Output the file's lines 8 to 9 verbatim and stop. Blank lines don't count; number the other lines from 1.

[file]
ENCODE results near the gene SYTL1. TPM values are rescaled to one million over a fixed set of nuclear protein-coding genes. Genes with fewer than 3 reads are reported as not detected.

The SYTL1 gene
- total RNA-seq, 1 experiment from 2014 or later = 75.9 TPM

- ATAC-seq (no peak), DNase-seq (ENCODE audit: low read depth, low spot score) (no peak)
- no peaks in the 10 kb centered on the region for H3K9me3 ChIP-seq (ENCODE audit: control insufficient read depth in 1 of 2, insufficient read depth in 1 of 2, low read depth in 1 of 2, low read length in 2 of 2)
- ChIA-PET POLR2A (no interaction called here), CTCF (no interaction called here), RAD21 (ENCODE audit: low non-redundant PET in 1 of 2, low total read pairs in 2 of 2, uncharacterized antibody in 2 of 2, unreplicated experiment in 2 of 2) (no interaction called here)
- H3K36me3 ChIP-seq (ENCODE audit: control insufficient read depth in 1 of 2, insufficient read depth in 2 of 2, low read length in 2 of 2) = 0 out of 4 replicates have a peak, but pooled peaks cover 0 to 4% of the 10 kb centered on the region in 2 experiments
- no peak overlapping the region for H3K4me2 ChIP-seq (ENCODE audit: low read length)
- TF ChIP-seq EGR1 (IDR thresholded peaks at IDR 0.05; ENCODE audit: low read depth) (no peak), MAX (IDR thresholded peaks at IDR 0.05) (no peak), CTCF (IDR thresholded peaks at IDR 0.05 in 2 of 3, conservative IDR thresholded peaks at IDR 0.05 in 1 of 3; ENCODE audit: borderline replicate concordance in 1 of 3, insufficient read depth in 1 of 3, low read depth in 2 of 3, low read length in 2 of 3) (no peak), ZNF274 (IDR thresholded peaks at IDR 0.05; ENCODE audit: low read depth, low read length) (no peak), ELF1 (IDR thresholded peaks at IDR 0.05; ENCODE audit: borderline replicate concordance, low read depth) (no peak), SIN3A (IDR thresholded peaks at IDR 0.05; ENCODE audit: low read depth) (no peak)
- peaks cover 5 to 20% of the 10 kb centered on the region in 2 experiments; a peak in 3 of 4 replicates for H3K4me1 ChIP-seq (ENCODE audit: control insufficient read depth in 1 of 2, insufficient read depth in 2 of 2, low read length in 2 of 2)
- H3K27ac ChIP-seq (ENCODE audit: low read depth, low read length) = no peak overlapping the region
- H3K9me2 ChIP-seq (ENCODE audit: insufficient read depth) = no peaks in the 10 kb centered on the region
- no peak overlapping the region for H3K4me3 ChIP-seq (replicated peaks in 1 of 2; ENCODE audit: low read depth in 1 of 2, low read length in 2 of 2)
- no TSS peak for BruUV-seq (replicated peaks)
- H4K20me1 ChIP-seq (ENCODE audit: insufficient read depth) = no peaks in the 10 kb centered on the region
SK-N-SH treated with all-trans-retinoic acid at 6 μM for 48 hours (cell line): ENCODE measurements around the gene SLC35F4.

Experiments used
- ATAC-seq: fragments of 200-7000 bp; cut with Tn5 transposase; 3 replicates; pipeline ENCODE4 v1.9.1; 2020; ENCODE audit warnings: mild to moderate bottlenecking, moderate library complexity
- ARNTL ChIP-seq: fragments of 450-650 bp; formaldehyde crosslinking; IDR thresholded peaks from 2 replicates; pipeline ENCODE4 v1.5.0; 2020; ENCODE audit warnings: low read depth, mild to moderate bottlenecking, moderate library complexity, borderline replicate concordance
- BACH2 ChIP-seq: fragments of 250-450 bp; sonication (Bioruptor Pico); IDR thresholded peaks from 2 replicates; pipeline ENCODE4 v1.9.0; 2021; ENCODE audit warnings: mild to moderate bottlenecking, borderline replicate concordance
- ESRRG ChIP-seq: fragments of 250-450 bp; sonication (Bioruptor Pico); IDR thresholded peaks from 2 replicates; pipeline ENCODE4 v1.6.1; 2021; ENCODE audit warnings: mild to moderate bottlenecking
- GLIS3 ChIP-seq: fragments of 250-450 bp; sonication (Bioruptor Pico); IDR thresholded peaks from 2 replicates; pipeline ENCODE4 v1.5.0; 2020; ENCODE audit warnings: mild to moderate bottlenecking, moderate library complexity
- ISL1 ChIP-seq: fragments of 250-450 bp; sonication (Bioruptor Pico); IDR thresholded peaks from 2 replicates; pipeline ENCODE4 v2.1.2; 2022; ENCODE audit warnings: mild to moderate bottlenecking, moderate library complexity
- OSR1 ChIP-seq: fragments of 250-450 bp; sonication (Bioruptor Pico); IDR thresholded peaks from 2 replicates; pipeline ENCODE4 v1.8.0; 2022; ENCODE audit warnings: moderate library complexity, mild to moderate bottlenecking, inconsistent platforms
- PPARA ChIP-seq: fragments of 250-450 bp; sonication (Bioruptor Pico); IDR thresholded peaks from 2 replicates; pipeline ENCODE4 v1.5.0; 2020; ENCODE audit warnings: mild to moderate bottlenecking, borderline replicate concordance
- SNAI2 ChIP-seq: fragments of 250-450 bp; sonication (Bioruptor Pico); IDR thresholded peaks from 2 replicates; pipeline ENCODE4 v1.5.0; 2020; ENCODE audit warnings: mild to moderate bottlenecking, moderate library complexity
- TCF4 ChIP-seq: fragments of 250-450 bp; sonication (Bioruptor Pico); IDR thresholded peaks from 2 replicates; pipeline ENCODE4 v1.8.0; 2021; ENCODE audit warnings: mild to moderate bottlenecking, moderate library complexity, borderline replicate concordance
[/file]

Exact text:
- no peak overlapping the region for H3K4me2 ChIP-seq (ENCODE audit: low read length)
- TF ChIP-seq EGR1 (IDR thresholded peaks at IDR 0.05; ENCODE audit: low read depth) (no peak), MAX (IDR thresholded peaks at IDR 0.05) (no peak), CTCF (IDR thresholded peaks at IDR 0.05 in 2 of 3, conservative IDR thresholded peaks at IDR 0.05 in 1 of 3; ENCODE audit: borderline replicate concordance in 1 of 3, insufficient read depth in 1 of 3, low read depth in 2 of 3, low read length in 2 of 3) (no peak), ZNF274 (IDR thresholded peaks at IDR 0.05; ENCODE audit: low read depth, low read length) (no peak), ELF1 (IDR thresholded peaks at IDR 0.05; ENCODE audit: borderline replicate concordance, low read depth) (no peak), SIN3A (IDR thresholded peaks at IDR 0.05; ENCODE audit: low read depth) (no peak)